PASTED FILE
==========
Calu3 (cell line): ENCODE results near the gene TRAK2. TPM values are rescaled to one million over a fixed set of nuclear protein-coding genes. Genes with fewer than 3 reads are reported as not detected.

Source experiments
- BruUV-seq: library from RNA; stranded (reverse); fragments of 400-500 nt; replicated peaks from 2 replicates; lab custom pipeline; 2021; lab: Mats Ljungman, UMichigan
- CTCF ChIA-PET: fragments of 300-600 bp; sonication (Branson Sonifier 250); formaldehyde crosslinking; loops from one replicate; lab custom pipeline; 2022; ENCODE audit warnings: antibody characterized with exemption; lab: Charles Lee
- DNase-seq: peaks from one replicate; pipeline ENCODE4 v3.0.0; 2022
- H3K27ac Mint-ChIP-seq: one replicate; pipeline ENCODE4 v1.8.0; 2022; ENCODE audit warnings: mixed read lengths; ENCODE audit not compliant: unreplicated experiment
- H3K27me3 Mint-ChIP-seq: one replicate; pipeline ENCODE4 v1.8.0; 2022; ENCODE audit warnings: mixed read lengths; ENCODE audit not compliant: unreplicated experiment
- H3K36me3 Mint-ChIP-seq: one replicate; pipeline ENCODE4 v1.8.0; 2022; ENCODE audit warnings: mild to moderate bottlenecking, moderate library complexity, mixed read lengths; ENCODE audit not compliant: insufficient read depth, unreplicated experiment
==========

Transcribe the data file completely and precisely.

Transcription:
Calu3 (cell line): ENCODE results near the gene TRAK2. TPM values are rescaled to one million over a fixed set of nuclear protein-coding genes. Genes with fewer than 3 reads are reported as not detected.

Source experiments
- BruUV-seq: library from RNA; stranded (reverse); fragments of 400-500 nt; replicated peaks from 2 replicates; lab custom pipeline; 2021; lab: Mats Ljungman, UMichigan
- CTCF ChIA-PET: fragments of 300-600 bp; sonication (Branson Sonifier 250); formaldehyde crosslinking; loops from one replicate; lab custom pipeline; 2022; ENCODE audit warnings: antibody characterized with exemption; lab: Charles Lee
- DNase-seq: peaks from one replicate; pipeline ENCODE4 v3.0.0; 2022
- H3K27ac Mint-ChIP-seq: one replicate; pipeline ENCODE4 v1.8.0; 2022; ENCODE audit warnings: mixed read lengths; ENCODE audit not compliant: unreplicated experiment
- H3K27me3 Mint-ChIP-seq: one replicate; pipeline ENCODE4 v1.8.0; 2022; ENCODE audit warnings: mixed read lengths; ENCODE audit not compliant: unreplicated experiment
- H3K36me3 Mint-ChIP-seq: one replicate; pipeline ENCODE4 v1.8.0; 2022; ENCODE audit warnings: mild to moderate bottlenecking, moderate library complexity, mixed read lengths; ENCODE audit not compliant: insufficient read depth, unreplicated experiment